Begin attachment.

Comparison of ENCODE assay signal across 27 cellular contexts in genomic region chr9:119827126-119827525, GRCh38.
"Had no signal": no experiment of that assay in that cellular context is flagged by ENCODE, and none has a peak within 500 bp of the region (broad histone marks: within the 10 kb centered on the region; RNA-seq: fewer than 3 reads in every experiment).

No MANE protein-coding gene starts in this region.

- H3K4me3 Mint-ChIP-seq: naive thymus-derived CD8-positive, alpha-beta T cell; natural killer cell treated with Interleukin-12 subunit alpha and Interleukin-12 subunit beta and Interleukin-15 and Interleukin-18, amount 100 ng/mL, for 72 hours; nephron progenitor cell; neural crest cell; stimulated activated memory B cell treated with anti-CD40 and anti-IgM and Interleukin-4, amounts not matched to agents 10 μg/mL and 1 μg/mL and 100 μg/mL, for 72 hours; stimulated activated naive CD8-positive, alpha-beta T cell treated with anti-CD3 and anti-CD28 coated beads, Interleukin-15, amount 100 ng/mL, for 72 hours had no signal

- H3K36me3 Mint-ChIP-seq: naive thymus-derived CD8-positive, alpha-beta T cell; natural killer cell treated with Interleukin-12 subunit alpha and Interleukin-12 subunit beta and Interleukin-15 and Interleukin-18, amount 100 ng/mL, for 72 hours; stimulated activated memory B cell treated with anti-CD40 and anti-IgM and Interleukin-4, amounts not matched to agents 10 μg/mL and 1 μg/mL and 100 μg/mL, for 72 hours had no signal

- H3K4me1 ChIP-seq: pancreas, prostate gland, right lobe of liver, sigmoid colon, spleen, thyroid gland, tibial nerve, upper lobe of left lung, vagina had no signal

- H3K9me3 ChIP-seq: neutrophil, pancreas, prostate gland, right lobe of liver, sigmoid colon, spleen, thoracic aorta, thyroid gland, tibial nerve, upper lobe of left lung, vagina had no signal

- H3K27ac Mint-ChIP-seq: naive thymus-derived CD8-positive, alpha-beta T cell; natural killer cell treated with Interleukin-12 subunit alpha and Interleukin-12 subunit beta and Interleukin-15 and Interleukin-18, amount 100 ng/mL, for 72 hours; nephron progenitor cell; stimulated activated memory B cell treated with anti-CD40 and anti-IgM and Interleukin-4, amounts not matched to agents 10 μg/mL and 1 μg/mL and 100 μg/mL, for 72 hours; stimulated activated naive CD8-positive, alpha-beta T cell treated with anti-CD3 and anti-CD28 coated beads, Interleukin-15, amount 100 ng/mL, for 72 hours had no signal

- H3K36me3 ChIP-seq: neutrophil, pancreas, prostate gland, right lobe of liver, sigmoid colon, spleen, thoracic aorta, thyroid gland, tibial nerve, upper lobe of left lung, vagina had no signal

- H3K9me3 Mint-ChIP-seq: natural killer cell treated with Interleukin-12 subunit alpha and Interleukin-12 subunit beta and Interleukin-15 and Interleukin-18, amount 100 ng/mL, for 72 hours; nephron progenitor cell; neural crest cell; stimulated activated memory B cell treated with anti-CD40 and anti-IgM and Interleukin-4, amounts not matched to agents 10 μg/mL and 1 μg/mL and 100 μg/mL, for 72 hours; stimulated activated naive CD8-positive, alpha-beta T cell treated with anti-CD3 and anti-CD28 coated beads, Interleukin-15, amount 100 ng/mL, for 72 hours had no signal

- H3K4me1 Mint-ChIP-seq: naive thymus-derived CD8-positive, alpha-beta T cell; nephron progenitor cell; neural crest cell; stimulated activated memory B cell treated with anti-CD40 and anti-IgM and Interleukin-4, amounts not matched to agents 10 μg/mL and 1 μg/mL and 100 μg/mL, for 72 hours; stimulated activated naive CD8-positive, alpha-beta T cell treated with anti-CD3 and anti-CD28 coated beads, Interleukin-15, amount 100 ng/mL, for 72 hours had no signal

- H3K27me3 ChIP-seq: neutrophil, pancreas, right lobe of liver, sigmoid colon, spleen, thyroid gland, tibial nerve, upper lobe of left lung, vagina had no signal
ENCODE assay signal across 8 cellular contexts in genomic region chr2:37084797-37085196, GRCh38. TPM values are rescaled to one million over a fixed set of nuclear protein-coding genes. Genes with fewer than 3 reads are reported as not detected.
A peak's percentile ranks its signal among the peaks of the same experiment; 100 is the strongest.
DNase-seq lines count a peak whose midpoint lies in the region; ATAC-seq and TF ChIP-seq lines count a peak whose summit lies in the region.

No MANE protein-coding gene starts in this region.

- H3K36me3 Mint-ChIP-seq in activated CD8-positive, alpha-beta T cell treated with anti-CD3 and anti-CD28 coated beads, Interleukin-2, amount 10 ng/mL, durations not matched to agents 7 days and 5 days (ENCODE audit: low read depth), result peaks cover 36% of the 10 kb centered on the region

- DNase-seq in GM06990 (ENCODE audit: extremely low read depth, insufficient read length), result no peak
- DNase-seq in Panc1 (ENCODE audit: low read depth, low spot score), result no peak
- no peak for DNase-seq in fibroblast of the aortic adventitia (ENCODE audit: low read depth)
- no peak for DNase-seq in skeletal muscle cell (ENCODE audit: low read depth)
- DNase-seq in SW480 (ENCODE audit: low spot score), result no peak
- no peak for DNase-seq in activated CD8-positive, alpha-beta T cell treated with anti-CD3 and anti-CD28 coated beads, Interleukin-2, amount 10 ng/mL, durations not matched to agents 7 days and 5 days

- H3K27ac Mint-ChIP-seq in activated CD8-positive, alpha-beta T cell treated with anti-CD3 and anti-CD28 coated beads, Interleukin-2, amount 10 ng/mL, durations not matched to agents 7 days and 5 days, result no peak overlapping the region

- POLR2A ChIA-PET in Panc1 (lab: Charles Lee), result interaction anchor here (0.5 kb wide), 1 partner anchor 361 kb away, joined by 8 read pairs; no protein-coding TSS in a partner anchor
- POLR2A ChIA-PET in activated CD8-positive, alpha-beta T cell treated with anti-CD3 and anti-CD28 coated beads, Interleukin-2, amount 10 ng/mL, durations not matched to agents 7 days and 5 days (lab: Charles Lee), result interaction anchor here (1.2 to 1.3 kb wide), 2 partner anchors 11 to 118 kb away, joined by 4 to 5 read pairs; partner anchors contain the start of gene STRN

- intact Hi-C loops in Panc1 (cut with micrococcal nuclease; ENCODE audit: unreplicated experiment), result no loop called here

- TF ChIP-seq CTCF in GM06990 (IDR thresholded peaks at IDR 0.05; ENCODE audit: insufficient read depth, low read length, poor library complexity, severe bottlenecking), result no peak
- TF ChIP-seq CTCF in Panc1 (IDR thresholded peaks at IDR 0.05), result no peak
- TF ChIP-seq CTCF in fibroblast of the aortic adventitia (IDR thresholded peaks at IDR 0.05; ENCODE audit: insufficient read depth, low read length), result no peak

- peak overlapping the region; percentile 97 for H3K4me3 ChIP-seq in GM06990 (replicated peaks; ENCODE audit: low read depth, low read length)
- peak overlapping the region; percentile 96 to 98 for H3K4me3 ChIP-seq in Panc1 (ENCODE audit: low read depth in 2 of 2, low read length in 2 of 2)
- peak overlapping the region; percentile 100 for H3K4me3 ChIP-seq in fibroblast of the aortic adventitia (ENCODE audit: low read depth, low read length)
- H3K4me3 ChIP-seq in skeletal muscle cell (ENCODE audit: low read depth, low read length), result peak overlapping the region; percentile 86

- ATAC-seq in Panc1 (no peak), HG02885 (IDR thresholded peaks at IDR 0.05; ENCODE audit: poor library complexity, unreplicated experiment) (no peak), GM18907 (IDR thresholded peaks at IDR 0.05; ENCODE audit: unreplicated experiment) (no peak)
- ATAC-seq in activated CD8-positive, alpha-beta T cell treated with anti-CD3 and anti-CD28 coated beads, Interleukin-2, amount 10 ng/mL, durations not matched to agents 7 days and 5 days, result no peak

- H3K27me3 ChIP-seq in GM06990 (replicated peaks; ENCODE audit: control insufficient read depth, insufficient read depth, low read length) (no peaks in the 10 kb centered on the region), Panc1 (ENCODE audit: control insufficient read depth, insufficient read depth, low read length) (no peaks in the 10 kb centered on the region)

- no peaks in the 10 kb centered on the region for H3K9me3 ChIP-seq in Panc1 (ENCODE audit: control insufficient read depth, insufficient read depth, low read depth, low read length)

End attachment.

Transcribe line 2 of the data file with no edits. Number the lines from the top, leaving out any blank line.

"Had no signal": no experiment of that assay in that cellular context is flagged by ENCODE, and none has a peak within 500 bp of the region (broad histone marks: within the 10 kb centered on the region; RNA-seq: fewer than 3 reads in every experiment).